For the past few months I have remained silent on the issue of the Syrian refugee crisis. Public opinion in Canada on how to respond to this situation is severely divided, particularly along political party lines, and unfortunately the dominant narrative seems to be largely incapable of nuance.
Ever since the image of a drowned Syrian boy off the coast of Turkey went viral in September last year, the overwhelming and vehement sentiment of the Canadian public has been that the Syrian civil war is the “worst humanitarian crisis of our time” and that drastic measures must be taken to immediately bring massive numbers of refugees into Canada. Any dissenting opinions – even on fundamental issues of security – have been unfairly demonized as being rooted in “racism and xenophobia”. But with the recent exposure of hundreds of instances of assault, sexual assault, and sexual harassment perpetrated by Syrian refugees in Germany, Austria, Switzerland, Sweden, and Finland, the pendulum of public opinion appears poised to swing dangerously to the opposite extreme.
Undoubtedly the Syrian refugee crisis is a major humanitarian issue, and Canada, as an economically-developed, privileged, and progressive country has a moral obligation to provide support to victims of the Syrian civil war. A complete denial of this moral obligation to help Syrian refugees may reasonably be said to have a basis in racism or xenophobia.
On the other hand, to deny the very real security issues that arise from bringing in massive populations of Syrian refugees is dangerous and intellectually dishonest. The unfortunate reality is that the refugees come from a region where intolerant and discriminatory views of women, non-Muslims, and members of the LGBT community are the norm and where the spread of Islamic fundamentalism is a growing issue. Already in Canada more than half of religious-based hate crimes are perpetrated against Jews; what will be the effect on Canada’s Jewish community of mass immigration from a region where Jew-hatred is pervasive? The widespread incidents happening now in Europe, where there has been mass immigration of refugees combined with subpar screening procedures, serve as a lesson against failing to take these factors into account.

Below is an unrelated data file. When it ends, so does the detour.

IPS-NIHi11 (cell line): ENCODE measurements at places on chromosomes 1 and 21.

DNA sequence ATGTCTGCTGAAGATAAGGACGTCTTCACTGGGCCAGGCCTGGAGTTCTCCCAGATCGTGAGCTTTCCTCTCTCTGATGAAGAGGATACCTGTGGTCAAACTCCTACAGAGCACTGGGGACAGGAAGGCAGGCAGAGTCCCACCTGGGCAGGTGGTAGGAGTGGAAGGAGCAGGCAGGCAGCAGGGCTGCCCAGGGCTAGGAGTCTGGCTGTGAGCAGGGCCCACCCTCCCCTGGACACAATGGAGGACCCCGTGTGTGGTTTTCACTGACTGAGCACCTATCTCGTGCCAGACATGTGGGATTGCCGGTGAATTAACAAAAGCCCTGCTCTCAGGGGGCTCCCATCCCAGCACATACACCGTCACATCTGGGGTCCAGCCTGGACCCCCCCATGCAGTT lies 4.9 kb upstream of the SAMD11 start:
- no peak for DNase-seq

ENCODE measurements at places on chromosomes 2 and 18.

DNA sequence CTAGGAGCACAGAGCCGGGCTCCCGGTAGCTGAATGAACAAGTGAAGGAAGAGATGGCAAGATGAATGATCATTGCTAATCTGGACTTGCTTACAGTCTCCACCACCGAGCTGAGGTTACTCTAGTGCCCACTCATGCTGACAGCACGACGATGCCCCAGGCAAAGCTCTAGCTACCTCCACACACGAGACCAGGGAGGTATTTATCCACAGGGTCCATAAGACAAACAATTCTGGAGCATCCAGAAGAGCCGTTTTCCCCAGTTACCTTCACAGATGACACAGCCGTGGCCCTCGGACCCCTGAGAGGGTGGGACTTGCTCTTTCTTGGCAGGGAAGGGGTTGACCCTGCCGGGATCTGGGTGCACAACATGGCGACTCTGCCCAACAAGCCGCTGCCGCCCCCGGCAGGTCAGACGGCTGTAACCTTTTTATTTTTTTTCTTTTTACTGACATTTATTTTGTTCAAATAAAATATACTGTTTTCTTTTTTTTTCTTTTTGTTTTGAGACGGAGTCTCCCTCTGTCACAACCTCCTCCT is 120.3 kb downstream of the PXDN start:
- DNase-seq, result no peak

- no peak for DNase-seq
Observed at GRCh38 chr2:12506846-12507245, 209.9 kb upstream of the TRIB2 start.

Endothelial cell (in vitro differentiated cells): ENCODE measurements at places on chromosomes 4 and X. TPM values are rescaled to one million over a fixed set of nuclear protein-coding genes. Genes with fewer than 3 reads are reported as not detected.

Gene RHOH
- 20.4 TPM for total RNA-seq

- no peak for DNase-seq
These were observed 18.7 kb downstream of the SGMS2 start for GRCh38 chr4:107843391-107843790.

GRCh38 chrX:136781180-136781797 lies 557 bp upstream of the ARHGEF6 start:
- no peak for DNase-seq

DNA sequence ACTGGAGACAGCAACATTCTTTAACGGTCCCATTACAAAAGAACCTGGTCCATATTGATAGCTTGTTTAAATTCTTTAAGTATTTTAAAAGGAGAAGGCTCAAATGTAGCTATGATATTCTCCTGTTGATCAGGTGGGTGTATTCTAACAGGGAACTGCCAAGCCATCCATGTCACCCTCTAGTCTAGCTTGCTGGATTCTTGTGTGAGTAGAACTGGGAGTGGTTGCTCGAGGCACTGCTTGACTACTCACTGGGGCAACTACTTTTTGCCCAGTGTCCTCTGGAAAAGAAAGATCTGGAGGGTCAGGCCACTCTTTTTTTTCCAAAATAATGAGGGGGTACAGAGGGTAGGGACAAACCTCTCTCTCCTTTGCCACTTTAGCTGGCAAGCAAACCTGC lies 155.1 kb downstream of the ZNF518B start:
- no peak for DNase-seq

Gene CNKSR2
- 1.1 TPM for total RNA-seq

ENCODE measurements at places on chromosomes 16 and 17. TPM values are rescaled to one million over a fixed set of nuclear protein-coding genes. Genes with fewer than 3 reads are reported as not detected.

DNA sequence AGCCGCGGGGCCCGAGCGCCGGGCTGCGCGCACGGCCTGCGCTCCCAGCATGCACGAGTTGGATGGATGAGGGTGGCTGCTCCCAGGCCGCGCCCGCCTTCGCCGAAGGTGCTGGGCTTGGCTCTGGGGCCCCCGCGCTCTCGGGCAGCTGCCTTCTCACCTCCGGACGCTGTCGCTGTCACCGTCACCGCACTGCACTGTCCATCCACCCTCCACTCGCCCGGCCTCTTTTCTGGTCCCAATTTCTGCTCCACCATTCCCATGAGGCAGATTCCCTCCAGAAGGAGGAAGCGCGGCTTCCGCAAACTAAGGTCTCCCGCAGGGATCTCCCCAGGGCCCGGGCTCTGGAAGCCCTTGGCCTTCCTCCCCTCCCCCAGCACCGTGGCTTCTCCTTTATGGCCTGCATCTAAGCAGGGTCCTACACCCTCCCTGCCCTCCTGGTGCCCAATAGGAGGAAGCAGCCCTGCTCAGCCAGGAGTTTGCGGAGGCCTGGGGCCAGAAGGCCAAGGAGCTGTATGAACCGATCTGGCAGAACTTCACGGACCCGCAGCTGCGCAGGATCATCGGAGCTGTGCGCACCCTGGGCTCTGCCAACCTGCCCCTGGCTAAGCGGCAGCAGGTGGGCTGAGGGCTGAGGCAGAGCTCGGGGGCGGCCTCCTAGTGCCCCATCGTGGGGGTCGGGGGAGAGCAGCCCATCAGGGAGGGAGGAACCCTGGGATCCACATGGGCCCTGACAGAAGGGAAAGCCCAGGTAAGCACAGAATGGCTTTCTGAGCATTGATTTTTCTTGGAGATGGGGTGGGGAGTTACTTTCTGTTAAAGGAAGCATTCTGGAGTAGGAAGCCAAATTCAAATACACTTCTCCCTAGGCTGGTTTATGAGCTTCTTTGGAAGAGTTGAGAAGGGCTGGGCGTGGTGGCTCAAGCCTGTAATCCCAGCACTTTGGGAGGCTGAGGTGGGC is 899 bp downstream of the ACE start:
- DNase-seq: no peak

Fortunately, the new Canadian government seems to be increasingly cognizant of these issues. Trudeau campaigned last year on a promise to bring in 25,000 Syrian refugees before the end of 2015, but in November, citing security concerns, his government extended the deadline to March 2016 and limited acceptance to families, oppressed women and children, and members of the LGBT community. Even with these revisions the government still seems to be struggling: only 6,000 refugees were brought in by the end of last year instead of the planned 10,000, and most of those 6,000 were screened under the previous government. Clearly the Liberals are realizing that ensuring the safety of Canadians through proper and thorough screening of Syrian refugees takes more time than they previously anticipated.
Therein lies the nuance that is sorely lacking from the mainstream narrative: while we do need to take care not to stereotype refugees or to allow safety concerns to serve as a cover for racism and xenophobia, we must also be careful not to allow political correctness to prevent us from taking appropriate precautions. It is possible to find a balance between the two. And as a progressive country that wants to maintain its liberal values into the future, finding that balance is absolutely necessary.